"Intended as a senior undergraduate and graduate text, Research As Resistance brings together the theory and practice of critical, Indigenous, and anti-oppressive approaches to social science research. The book pursues some of the ontological and epistemological considerations involved in such research, including theorizing the self of the researcher and offers exemplars across a range of methodologies, including institutional ethnography, narrative autobiography, storytelling, and participatory action research. This is a unique text in that it describes both theoretical foundations and practical applications, and because all of the featured researchers occupy marginalized locations. It is also firmly anchored in the Canadian context.​​​​​​

  • Connell, R.W. (2007) Southern Theory: Social Science and the Global Dynamics of Knowledge

Beginning with an examination of the hidden assumptions of modern general theory, Southern Theory looks to the 'southern' social experience and the theories that have emerged from Australia, Indigenous peoples, Latin America, India, Africa, Islam and other post-colonial societies, as sources of important and vital contributions to world social science. These myriad theories offer valuable perspectives so crucial to the application of social theory in the contemporary world, having the power to transform the influence of the metropolitan hegemony on social thought by mutual regard and interaction.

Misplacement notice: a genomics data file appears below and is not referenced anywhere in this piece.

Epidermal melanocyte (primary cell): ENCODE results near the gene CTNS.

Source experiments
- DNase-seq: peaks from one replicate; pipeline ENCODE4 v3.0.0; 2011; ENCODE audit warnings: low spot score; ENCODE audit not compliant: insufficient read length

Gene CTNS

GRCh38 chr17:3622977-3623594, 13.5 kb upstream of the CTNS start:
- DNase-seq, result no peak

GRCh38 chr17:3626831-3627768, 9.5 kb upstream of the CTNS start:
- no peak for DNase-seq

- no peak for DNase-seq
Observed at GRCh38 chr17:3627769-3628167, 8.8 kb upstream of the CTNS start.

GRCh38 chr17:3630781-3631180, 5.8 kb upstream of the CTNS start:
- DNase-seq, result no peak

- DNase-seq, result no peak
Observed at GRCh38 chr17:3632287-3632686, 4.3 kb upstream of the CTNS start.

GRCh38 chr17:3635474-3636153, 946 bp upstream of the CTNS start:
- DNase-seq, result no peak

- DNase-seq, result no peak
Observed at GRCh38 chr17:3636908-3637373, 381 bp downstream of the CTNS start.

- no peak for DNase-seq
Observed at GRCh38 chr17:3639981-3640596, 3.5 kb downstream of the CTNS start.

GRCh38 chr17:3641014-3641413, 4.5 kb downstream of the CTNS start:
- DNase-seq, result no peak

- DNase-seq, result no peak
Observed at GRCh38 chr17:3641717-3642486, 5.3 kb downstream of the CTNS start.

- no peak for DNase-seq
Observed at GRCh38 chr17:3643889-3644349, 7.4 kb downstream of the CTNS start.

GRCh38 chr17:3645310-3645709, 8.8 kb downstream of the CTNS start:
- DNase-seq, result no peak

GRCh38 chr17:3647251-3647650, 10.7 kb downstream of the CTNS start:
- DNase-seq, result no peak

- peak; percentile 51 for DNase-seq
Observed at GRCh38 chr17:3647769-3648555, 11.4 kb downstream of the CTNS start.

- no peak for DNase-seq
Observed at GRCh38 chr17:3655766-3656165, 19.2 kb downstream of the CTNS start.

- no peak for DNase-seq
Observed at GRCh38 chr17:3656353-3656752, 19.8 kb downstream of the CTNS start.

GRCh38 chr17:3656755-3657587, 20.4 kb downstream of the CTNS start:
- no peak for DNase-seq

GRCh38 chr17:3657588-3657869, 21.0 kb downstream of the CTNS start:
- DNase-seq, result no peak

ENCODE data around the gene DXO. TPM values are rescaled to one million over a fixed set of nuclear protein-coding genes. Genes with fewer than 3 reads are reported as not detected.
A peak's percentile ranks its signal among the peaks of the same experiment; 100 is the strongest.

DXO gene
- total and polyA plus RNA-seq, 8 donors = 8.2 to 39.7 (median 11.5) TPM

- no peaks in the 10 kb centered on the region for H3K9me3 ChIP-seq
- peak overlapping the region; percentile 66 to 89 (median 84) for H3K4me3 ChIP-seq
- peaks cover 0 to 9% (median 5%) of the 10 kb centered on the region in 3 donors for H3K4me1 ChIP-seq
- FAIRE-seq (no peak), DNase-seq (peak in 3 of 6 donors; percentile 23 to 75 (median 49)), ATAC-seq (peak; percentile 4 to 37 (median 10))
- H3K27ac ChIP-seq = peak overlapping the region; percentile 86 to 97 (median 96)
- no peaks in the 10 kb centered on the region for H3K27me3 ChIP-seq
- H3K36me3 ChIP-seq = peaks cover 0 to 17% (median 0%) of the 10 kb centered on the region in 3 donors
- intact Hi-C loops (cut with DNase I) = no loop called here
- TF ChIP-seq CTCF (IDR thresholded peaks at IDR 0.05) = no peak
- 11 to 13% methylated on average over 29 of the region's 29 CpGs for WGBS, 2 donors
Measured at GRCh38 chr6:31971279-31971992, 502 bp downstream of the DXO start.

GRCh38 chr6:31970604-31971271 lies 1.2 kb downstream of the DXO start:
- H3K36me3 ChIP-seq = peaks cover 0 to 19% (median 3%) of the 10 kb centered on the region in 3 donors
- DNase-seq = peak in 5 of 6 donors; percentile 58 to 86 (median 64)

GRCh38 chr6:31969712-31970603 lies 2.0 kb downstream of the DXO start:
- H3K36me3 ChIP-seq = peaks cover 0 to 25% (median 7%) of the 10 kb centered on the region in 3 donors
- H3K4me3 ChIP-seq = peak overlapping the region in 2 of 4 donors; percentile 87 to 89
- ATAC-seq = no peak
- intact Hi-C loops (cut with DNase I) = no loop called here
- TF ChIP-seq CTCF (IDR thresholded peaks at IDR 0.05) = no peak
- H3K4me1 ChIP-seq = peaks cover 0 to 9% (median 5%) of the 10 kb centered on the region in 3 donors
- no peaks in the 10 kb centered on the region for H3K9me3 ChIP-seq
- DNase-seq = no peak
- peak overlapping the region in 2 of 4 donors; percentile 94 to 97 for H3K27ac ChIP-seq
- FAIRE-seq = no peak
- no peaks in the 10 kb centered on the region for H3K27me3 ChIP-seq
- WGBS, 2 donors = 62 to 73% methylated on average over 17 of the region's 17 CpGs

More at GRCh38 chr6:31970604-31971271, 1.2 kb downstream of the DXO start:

Southern Theory is a major new work in social theory, drawing on anthropology, history, psychology, philosophy, economics and cultural studies, with wide-ranging implications for the social sciences in the 21st century.

  • Chilisa, B. (2012) Indigenous research methodologies 

"Responding to increased emphasis in the classroom and the field on exposing students to diverse epistemologies, methods, and methodologies, Bagele Chilisa has written the first textbook that situates research in a larger, historical, cultural, and global context. With case studies from around the world, the book demonstrates the specific methodologies that are commensurate with the transformative paradigm of research and the historical and cultural traditions of third-world and indigenous peoples."

  • Smith, L.T. (2012) Decolonizing Methodologies: Research and Indigenous People​​​​​​